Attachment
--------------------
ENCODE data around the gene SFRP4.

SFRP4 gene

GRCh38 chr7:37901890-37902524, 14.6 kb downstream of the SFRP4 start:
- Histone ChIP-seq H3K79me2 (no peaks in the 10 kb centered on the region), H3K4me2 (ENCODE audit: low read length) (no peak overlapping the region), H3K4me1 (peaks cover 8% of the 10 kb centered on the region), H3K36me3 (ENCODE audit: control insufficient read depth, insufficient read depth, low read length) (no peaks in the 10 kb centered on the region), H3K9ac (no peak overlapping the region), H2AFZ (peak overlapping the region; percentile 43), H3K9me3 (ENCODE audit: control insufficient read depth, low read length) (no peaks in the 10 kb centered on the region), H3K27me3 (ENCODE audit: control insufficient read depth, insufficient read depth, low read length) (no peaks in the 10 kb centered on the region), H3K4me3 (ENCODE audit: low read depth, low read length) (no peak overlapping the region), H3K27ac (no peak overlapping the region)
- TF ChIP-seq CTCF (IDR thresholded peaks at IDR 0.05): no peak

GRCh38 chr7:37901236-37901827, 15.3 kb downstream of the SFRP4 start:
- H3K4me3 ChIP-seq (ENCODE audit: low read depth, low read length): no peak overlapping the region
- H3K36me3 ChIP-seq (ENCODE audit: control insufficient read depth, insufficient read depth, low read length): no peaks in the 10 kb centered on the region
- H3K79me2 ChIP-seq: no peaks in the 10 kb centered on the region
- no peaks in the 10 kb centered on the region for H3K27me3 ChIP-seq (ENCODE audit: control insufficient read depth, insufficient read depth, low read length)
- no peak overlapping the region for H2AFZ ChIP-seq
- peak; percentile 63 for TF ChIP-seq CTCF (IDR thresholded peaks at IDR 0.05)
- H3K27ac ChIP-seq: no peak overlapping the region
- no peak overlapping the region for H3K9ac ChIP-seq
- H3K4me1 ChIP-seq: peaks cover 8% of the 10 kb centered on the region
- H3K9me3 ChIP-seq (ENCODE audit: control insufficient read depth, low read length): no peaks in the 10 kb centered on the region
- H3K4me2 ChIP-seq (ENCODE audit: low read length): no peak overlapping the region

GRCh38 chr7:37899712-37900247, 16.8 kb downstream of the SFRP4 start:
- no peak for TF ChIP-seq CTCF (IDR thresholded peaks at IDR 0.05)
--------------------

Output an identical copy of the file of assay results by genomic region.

ENCODE data around the gene SFRP4.

SFRP4 gene

GRCh38 chr7:37901890-37902524, 14.6 kb downstream of the SFRP4 start:
- Histone ChIP-seq H3K79me2 (no peaks in the 10 kb centered on the region), H3K4me2 (ENCODE audit: low read length) (no peak overlapping the region), H3K4me1 (peaks cover 8% of the 10 kb centered on the region), H3K36me3 (ENCODE audit: control insufficient read depth, insufficient read depth, low read length) (no peaks in the 10 kb centered on the region), H3K9ac (no peak overlapping the region), H2AFZ (peak overlapping the region; percentile 43), H3K9me3 (ENCODE audit: control insufficient read depth, low read length) (no peaks in the 10 kb centered on the region), H3K27me3 (ENCODE audit: control insufficient read depth, insufficient read depth, low read length) (no peaks in the 10 kb centered on the region), H3K4me3 (ENCODE audit: low read depth, low read length) (no peak overlapping the region), H3K27ac (no peak overlapping the region)
- TF ChIP-seq CTCF (IDR thresholded peaks at IDR 0.05): no peak

GRCh38 chr7:37901236-37901827, 15.3 kb downstream of the SFRP4 start:
- H3K4me3 ChIP-seq (ENCODE audit: low read depth, low read length): no peak overlapping the region
- H3K36me3 ChIP-seq (ENCODE audit: control insufficient read depth, insufficient read depth, low read length): no peaks in the 10 kb centered on the region
- H3K79me2 ChIP-seq: no peaks in the 10 kb centered on the region
- no peaks in the 10 kb centered on the region for H3K27me3 ChIP-seq (ENCODE audit: control insufficient read depth, insufficient read depth, low read length)
- no peak overlapping the region for H2AFZ ChIP-seq
- peak; percentile 63 for TF ChIP-seq CTCF (IDR thresholded peaks at IDR 0.05)
- H3K27ac ChIP-seq: no peak overlapping the region
- no peak overlapping the region for H3K9ac ChIP-seq
- H3K4me1 ChIP-seq: peaks cover 8% of the 10 kb centered on the region
- H3K9me3 ChIP-seq (ENCODE audit: control insufficient read depth, low read length): no peaks in the 10 kb centered on the region
- H3K4me2 ChIP-seq (ENCODE audit: low read length): no peak overlapping the region

GRCh38 chr7:37899712-37900247, 16.8 kb downstream of the SFRP4 start:
- no peak for TF ChIP-seq CTCF (IDR thresholded peaks at IDR 0.05)